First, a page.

3 Episode Rule – Platinum End

3 Episode Rule is a series in which I watch the first three episodes of a new anime and decide whether to stick with it or drop it based on those three episodes alone.

One of the more hotly anticipated shows of the season; Platinum End is based on the manga written by Tsugumi Ohba; the writer of Death Note. So it goes without saying that the anime fandom would be excited to see his most recent work get an adaptation. All cards on the table though: I’ve never seen Death Note. In fact, I hardly know anything about it aside from the fact that Willem Dafoe was in a bad movie based on it… Oops, we’re not supposed to be talking about Death Note are we.

Platinum End begins with us following Mirai Kakehashi during his final day of Middle School. Right after school ends, he goes to a rooftop and throws himself off it, believing he has nothing left to live for. Only to be rescued at the last minute by the angel Nasse. Mirai wants nothing to do with her, but due to her chipper attitude, relentlessness and general cuteness he relents and lets her bestow some gifts upon him.

She gives him wings that allow him to fly with incredible speed and a “Red Arrow” projectile that will force anyone he hits with it to fall in love with him and follow his directives without question. Even as Mirai points out, despite being an angel, these gifts combined with Nasse’s words imply he should be acting out much more sinister actions with these powers than you would expect from an agent of God.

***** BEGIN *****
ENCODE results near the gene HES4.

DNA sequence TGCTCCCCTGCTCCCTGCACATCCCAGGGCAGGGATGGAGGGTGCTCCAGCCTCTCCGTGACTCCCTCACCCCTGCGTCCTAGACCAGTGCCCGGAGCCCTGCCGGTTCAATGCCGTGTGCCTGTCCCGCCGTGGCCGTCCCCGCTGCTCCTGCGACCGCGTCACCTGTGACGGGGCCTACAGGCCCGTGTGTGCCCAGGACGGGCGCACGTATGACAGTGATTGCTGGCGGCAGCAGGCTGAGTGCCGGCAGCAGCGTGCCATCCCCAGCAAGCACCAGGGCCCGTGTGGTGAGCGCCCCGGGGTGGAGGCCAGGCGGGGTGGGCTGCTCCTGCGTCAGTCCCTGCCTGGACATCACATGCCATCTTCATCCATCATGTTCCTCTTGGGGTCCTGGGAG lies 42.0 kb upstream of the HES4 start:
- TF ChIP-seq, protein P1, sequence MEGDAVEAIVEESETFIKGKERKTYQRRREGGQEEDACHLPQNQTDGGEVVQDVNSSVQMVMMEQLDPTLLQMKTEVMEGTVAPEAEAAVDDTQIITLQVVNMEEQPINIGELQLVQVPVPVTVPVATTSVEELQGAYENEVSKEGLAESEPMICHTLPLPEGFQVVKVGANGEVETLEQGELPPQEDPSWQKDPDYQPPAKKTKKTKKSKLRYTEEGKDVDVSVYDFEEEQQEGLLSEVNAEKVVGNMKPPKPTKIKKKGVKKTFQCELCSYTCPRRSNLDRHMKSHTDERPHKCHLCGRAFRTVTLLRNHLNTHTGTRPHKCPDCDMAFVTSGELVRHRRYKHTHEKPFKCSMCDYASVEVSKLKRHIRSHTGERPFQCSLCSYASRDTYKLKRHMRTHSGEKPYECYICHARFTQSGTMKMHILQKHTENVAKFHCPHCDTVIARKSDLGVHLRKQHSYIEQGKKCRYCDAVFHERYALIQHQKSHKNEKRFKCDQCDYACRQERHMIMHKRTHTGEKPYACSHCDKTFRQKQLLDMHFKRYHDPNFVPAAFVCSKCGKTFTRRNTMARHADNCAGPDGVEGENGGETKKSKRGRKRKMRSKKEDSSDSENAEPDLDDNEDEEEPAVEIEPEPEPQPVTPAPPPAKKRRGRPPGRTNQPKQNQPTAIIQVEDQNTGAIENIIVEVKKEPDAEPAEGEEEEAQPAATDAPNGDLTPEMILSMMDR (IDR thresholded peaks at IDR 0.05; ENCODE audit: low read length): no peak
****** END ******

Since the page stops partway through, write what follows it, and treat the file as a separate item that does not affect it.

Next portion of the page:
Mirai had lost his will to live, which is what allowed Nasse to appear before him and bestow him with these powers. He was so willing to kill himself because his own parents and younger brother had died in a horrible explosion and he’d spent the past few years being raised by his horribly abusive Aunt and Uncle. Upon Nasse’s constant badgering though, he uses the red arrow to learn the truth; that his aunt and uncle has killed his family for a big insurance pay-out.

In his rage he accidentally forces his aunt to kill herself. Upon seeing how fleeting life is, he suddenly regains his will to live, using his red arrow to force his uncle to turn himself into the police and start his life anew, attending High School and hoping to reconnect with his childhood friend and first love Saki. All in the hopes of just living a normal, ordinary life where he could finally be happy.

Now that would be a fine starting place for some kind of twisted romantic comedy in which super powered Mirai uses his powers to do better around him and resists the urge to use them for more nefarious deeds, as his personal angel keeps suggesting he do, with a big old smile on her face. It’s at this point where the twist in the series happens and we learn the real plot that’s going to be going forward.

God is dying. And on Earth, there are 13 candidates to replace him, all people who had previously lost the will to live and were saved by their own personal angel. It’s a contest that Mirai has no interest in; stating over and over that he just wants a simple, quiet life where he can be happy. Problem is, one of these candidates is taking the “game” very seriously and using the third, and rarest power of the angels to do so.